As well as speaking at the Houses of Parliament, Maryam and Marziyeh were interviewed by Nicky Gumbel at Holy Trinity Brompton on Sunday the 13th of July. The video of the interview at the end of this post is utterly compelling and more than anything demonstrates that even in places of extreme pain and anguish God is there giving strength and comfort where there should otherwise be none.
Maryam and Marziyeh were born into Muslim families in Iran. Through miraculous encounters with God they both became Christians as young adults and met while studying theology in Turkey in 2005. Deciding to work together, they returned to Iran and began sharing their faith despite knowing they were putting their lives on the line. Though Islamic laws in Iran forbade them from sharing their Christian beliefs, in three years they had covertly put New Testaments into the hands of twenty thousand of their fellow Iranians. They started two secret house churches, including one for prostitutes – many of them women who had been abandoned by their husbands and had no other way to support themselves and their children.
During this time, Maryam and Marziyeh had almost been caught on many occasions. Finally in 2009, they were arrested in Tehran and charged with apostasy, anti-government activity, and blasphemy, for which they were sentenced to execution by hanging. They spent 259 days incarcerated in the notorious Evin Prison, a place where inmates are routinely tortured, and executions are swift and sudden. But in the face of chilling interrogations and intimidation, and despite a death sentence, something remarkable happened: Instead of succumbing to fear, they chose to take the dangerous step of sharing their faith inside the very walls of the government stronghold that was meant to silence them with dramatic results.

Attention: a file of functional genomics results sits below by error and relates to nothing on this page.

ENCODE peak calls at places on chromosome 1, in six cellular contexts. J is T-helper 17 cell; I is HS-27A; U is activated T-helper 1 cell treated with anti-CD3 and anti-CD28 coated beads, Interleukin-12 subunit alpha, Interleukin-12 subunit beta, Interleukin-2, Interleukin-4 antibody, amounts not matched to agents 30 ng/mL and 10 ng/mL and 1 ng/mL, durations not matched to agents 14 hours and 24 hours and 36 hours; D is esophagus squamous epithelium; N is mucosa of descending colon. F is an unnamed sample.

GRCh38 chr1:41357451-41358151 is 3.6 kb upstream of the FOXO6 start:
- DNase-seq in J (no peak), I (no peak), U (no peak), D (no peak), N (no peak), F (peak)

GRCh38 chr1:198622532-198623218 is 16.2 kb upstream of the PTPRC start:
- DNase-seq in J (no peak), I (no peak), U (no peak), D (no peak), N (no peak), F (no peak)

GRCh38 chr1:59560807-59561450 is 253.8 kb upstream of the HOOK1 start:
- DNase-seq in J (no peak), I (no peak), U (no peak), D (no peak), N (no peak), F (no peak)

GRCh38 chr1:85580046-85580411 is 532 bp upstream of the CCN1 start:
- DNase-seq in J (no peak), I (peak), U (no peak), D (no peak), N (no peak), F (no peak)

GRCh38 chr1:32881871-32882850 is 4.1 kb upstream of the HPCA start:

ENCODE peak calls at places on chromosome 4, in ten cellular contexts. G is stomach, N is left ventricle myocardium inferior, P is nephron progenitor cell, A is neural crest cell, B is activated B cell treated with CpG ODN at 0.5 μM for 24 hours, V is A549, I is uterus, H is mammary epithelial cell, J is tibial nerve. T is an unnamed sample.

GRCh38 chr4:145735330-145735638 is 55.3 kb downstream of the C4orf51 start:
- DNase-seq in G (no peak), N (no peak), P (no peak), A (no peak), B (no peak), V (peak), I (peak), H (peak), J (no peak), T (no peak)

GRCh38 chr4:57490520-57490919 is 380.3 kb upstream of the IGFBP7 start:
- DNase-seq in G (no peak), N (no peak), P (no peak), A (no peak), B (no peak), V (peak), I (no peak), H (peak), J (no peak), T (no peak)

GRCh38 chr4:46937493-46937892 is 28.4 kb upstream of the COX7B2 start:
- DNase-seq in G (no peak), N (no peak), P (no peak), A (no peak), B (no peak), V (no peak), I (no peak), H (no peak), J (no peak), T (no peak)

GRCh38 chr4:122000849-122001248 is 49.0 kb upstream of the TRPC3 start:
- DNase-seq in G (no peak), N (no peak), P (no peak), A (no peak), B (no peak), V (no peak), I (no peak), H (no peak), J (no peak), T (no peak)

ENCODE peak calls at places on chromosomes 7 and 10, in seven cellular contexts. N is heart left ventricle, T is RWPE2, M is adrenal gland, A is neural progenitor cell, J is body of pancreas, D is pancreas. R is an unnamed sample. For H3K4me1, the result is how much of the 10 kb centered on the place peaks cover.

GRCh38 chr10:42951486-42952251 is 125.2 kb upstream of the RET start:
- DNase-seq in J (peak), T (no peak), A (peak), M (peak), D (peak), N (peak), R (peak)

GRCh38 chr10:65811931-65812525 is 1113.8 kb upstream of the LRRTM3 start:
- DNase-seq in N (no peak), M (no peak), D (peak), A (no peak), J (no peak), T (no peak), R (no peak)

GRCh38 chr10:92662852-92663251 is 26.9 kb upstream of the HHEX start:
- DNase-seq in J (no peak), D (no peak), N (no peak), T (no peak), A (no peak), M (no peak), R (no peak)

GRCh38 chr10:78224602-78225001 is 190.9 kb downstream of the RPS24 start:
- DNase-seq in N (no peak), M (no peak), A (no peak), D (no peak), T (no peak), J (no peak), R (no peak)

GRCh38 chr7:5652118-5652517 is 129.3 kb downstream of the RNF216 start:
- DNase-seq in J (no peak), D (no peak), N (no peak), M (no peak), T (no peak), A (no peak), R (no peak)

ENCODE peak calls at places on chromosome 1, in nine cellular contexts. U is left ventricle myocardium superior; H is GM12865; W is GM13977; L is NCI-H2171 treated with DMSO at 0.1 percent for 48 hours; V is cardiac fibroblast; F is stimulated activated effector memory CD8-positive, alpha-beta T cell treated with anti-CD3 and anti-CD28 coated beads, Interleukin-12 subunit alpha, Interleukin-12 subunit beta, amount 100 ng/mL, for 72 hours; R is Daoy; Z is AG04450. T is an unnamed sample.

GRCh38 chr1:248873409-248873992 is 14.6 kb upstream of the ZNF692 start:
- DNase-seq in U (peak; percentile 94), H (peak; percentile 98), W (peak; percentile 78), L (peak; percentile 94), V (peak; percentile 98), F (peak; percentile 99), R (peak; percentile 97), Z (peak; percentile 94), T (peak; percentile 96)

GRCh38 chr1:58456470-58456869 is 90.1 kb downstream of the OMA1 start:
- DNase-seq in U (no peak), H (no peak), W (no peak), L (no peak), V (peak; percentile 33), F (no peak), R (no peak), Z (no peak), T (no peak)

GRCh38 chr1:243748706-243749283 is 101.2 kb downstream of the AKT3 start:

Over that period many around the world heard of their plight and began praying for them and international pressure for their release grew. After months of interrogation and abuse, they were freed in November 2009. They have since written a book telling their story.
Suffering is endemic in this world, but that is not good enough reason to believe that God does not exist or care. In the life of Jesus, we see God suffering with us and for us. International pressure and prayer will change situations in places like Iraq, Iran, Syria and Palestine. The worst thing to do whether we be Christians, non-Christians government ministers or average members of the public, is to give up on what we see happening and turn our backs. At least, as Maryam and Marziyeh found, God is still at work even in the depths of our suffering.